The sorceress went on. “Maybe the spell for that hadn’t been formulated yet—oh my.”
The tone in her voice made Pharazon’s stomach plummet, and he froze where he stood, his wings and ears drooping. “What?”
The sorceress chuckled nervously. “Nothing, it’s just—“ She pushed the door open wider, allowing sunlight and a cool breeze through. On the other side, Pharazon could see cloudy sky. “It seems some of these passageways were built into observation terraces running along the outside of the tower…” Scanning the outside, she cleared her throat and moved to fix her hair. “Well—come along, then.”
Pharazon found the terrace much more agreeable than the musty indoors of the fortress. Here the wind played with his wings, and below stretched Market Town, the Brightvale countryside, and the sea.
A smile worked its way up the Draik’s snout and he moved closer to the stone balustrade, leaning between two Gallion gargoyles to enjoy the view. The Neopets in the streets looked like magically animated minatures, the ships and carriages like toys. Far in the distance were the Drackon Mountains, which separated Brightvale from Meridell with the Werelupe Woods in between, dyed a misty blue by so much atmosphere between them and him. If he squinted, Pharazon could have sworn that he saw a dark speck hovering over the mountains—Darigan Citadel.
“Ugh, this dratted tower has gotten on my last nerve,” Celice grumbled. She was clinging to the wall, slowly making her way down the balcony to the door on the other side. Her ears were low and her tail hung limp beneath her cloak. “I don’t know how Bobbie did it, I swear…”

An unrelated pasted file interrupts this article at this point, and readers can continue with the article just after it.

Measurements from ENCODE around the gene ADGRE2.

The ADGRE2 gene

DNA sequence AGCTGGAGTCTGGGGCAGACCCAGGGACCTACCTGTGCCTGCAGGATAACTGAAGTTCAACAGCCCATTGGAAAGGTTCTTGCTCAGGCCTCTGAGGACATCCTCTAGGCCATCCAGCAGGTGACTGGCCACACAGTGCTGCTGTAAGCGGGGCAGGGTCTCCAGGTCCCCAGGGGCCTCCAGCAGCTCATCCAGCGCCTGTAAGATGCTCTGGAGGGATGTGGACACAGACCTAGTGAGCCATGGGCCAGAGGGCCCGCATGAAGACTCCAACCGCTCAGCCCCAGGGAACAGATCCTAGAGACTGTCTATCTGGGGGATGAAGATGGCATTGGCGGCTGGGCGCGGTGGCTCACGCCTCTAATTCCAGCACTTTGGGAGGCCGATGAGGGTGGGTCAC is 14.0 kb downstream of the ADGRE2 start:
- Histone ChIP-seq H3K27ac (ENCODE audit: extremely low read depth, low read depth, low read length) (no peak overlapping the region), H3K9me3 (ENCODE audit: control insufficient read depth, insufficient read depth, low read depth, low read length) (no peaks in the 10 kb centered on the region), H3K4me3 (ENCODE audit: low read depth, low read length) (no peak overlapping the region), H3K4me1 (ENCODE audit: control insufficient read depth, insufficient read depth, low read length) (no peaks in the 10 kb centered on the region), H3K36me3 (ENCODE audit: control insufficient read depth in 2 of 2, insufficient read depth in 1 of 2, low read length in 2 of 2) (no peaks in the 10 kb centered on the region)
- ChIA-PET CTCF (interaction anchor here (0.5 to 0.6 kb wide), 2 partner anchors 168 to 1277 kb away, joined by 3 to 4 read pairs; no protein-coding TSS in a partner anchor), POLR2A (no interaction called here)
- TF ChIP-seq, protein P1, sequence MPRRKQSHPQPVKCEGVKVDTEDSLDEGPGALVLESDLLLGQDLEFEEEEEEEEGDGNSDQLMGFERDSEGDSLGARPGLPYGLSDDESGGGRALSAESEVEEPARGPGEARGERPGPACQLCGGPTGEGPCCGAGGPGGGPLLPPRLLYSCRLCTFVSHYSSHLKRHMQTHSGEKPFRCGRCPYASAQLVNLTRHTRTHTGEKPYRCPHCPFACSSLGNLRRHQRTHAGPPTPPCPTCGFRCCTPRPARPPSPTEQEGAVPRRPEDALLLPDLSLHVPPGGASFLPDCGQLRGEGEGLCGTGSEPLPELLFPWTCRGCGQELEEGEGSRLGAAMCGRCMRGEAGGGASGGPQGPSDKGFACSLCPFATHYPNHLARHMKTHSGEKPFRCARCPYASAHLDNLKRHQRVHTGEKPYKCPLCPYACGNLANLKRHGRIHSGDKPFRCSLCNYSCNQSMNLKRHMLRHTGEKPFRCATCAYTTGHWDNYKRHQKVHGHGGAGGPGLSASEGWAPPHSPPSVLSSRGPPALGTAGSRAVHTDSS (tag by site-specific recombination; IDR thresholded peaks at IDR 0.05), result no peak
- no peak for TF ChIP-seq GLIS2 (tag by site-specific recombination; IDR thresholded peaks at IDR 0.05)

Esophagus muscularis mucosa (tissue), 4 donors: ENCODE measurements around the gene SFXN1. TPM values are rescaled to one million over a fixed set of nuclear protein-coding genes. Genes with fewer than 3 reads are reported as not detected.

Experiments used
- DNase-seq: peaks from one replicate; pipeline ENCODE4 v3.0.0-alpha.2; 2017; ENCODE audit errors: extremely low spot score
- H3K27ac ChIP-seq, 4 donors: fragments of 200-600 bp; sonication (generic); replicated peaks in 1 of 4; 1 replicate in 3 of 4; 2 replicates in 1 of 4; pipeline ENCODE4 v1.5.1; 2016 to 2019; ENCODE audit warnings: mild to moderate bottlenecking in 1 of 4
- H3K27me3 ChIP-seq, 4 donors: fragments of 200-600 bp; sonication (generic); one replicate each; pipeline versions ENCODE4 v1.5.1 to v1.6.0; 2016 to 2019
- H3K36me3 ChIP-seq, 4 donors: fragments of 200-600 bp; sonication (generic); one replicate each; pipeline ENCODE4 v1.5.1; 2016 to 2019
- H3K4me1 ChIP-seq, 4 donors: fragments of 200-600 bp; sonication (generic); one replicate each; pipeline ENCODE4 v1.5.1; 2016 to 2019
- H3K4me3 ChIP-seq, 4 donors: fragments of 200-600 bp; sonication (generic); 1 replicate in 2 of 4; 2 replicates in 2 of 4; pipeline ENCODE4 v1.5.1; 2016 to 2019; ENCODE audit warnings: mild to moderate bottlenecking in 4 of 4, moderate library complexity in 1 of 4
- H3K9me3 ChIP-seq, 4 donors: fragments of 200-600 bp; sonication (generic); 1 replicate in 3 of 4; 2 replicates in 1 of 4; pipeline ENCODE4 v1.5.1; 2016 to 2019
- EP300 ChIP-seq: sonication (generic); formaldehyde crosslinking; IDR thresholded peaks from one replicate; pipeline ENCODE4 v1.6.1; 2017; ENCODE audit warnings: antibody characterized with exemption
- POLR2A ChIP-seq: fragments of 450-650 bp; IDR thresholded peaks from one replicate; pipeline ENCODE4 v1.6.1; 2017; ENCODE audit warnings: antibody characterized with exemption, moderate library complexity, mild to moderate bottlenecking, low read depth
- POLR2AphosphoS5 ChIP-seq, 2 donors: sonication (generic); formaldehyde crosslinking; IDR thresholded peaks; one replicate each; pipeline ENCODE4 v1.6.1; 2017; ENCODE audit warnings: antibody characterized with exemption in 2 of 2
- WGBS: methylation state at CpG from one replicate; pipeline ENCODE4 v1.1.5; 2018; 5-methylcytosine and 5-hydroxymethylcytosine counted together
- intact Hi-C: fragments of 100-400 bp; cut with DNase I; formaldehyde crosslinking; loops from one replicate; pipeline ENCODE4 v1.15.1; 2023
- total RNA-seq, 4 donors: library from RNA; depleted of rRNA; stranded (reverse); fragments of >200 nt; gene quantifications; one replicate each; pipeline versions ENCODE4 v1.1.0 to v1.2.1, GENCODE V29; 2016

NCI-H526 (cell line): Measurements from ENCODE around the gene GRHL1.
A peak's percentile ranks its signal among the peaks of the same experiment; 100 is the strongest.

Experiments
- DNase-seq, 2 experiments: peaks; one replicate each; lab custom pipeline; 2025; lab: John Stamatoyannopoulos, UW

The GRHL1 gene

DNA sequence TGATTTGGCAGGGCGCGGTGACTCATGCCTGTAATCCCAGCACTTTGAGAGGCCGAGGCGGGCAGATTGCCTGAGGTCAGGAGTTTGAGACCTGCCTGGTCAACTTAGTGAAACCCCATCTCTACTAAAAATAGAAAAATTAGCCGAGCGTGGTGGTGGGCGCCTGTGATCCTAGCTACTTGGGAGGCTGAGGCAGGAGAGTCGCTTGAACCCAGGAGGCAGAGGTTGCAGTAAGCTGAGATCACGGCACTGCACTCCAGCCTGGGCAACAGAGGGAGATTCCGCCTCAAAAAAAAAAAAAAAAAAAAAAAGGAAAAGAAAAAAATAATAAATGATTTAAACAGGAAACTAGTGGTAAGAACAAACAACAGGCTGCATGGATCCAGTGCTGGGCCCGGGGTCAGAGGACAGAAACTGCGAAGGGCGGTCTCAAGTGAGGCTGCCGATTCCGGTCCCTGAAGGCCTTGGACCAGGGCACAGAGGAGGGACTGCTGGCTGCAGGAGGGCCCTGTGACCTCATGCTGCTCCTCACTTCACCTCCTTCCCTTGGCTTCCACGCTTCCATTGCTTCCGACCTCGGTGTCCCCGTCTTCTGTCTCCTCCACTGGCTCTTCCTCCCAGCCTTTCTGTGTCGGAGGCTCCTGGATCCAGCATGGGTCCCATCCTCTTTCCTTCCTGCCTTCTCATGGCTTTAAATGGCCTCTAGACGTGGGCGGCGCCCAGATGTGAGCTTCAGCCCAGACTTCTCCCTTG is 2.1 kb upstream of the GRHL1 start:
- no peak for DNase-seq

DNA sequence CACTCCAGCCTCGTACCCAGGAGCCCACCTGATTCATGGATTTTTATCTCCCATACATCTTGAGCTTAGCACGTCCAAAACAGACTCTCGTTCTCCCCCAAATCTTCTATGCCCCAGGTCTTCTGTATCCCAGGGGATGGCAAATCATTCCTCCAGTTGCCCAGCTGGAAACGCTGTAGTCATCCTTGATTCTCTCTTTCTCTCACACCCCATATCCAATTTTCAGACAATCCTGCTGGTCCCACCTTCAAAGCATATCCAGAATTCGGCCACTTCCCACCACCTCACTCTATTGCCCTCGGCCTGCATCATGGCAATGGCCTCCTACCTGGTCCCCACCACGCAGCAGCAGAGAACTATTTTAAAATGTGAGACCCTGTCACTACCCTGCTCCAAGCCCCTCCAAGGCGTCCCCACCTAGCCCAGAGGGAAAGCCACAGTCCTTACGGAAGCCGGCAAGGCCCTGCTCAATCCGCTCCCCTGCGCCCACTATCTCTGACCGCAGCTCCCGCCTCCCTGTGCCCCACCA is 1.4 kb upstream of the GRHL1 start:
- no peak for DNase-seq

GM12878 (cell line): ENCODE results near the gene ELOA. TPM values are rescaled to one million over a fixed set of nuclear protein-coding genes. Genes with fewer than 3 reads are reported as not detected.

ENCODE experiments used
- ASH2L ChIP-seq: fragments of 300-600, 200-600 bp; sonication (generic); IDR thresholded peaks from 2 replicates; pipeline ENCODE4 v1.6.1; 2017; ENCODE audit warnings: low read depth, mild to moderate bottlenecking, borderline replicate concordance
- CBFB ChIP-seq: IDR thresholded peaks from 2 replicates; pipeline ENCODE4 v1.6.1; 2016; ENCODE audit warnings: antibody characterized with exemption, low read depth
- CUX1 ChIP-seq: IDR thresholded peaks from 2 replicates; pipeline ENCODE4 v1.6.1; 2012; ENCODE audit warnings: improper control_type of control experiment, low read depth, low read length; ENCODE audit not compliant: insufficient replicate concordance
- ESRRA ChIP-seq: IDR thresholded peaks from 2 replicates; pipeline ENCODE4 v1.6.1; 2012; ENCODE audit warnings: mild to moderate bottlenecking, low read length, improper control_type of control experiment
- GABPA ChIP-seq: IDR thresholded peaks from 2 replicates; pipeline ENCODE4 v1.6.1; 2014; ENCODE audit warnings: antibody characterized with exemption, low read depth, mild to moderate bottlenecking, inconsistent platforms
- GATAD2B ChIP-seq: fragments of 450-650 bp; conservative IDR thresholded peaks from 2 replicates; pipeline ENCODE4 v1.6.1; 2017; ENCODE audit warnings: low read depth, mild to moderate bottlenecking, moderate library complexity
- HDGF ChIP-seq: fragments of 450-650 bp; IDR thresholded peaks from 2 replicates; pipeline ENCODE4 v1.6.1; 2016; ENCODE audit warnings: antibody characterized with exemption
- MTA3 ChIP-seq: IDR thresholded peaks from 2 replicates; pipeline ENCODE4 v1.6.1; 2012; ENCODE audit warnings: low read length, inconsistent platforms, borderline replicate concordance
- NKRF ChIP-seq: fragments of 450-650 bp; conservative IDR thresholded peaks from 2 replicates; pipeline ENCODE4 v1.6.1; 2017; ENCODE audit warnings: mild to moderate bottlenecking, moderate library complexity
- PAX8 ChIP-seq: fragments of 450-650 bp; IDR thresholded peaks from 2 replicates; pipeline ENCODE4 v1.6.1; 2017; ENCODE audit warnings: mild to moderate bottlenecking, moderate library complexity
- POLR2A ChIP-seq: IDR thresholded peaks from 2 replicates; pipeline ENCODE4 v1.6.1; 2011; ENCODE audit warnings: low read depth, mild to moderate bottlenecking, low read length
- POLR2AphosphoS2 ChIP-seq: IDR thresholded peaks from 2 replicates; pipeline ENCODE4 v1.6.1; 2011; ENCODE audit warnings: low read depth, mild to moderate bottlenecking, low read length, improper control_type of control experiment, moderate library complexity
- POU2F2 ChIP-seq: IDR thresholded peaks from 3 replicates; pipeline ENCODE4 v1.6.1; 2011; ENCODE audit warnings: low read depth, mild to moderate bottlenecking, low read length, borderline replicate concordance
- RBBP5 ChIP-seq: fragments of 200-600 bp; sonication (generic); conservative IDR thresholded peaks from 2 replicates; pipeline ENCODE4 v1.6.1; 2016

Pharazon moved to catch up with her. “Are you okay?”
She frowned down at him. “I’m surprised you’re not a nervous wreck at being this far off the ground. You’re afraid of practically everything else.”
For a reply the faerie Draik extended his wings, which shed aquamarine sparks of magic. “I can fly, you know.”
“Oh. Right.” Celice looked him over and licked her lips. “Do you happen to know your carrying capacity, by any chance?”
“With our weight combined, I’d drop like a stone.”
“Brilliant.” Celice resumed edging toward the door, her golden eyes trained on her destination. “Let’s get this over with and get back to solid ground.”
“Yes, let’s,” Pharazon said, although he wanted this over with for another reason entirely. Still, it was sort of nice to know that Celice wasn’t totally perfect. It was strange to think that she had a fear that he didn’t, though. That was a first.
All too soon they were back inside the Keep, although they ended up passing through several more terraces on their way up. It was clear that they had reached the levels of the fortress where the Darkest Knight likely housed and entertained his guests, as these rooms were richly decorated—or at least they had been before the Keep was sacked over a thousand years ago. Still, much of the original furnishings remained. It seemed even looters did not like Black Keep, preferring to leave it to moulder.